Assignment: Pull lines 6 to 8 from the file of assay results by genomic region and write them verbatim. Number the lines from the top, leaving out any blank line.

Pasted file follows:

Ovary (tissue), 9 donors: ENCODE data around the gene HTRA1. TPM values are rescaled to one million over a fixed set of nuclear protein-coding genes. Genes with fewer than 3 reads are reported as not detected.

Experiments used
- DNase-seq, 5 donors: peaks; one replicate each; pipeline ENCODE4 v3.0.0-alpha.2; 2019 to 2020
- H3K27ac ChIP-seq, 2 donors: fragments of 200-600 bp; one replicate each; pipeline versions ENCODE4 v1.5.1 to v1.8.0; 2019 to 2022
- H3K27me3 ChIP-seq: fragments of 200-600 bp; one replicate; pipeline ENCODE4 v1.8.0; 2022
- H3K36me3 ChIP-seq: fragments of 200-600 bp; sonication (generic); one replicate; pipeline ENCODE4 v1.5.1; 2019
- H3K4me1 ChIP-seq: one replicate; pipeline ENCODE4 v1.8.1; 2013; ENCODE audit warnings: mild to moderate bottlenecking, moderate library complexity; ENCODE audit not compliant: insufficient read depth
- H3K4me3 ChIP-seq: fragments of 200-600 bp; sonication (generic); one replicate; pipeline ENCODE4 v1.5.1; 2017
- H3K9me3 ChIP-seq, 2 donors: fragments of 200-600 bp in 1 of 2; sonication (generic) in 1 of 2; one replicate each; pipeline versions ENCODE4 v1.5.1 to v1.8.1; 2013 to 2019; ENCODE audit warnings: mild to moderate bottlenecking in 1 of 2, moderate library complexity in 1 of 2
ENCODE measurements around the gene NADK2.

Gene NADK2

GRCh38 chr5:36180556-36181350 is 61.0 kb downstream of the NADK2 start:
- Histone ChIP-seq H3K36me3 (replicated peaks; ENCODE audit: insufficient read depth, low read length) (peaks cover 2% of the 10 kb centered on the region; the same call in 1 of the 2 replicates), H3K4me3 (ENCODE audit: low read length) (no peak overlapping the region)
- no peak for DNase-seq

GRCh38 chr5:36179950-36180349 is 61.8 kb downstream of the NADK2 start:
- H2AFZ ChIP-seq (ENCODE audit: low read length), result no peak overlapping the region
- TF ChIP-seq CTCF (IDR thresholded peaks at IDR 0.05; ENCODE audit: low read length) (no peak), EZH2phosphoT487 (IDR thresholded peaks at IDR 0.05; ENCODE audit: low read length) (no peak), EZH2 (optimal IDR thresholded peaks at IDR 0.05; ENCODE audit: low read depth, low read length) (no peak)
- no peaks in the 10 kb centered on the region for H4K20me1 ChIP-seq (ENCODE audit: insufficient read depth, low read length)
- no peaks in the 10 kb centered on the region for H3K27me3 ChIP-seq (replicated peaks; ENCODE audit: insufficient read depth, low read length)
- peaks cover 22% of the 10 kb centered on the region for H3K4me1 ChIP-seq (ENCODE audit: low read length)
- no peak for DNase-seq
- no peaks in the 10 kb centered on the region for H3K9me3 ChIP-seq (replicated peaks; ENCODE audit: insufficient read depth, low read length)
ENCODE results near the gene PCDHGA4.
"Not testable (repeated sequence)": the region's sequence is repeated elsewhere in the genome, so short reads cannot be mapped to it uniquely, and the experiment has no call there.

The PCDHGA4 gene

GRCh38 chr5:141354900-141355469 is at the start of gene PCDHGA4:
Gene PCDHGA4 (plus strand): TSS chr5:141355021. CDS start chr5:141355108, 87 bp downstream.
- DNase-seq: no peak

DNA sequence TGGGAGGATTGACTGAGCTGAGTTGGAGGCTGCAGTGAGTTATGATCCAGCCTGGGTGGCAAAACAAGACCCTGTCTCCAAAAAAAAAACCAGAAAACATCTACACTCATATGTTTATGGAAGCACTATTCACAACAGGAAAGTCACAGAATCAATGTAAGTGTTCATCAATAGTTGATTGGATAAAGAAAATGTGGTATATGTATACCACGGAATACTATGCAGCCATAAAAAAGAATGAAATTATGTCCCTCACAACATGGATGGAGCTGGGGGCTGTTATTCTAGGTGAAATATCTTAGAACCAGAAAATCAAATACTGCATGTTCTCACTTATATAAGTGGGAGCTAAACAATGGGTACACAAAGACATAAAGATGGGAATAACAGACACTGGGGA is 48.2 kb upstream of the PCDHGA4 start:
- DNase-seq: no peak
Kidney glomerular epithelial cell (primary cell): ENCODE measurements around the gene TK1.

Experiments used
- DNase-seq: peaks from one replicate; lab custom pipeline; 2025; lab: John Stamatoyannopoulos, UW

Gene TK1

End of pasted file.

- H3K36me3 ChIP-seq: fragments of 200-600 bp; sonication (generic); one replicate; pipeline ENCODE4 v1.5.1; 2019
- H3K4me1 ChIP-seq: one replicate; pipeline ENCODE4 v1.8.1; 2013; ENCODE audit warnings: mild to moderate bottlenecking, moderate library complexity; ENCODE audit not compliant: insufficient read depth
- H3K4me3 ChIP-seq: fragments of 200-600 bp; sonication (generic); one replicate; pipeline ENCODE4 v1.5.1; 2017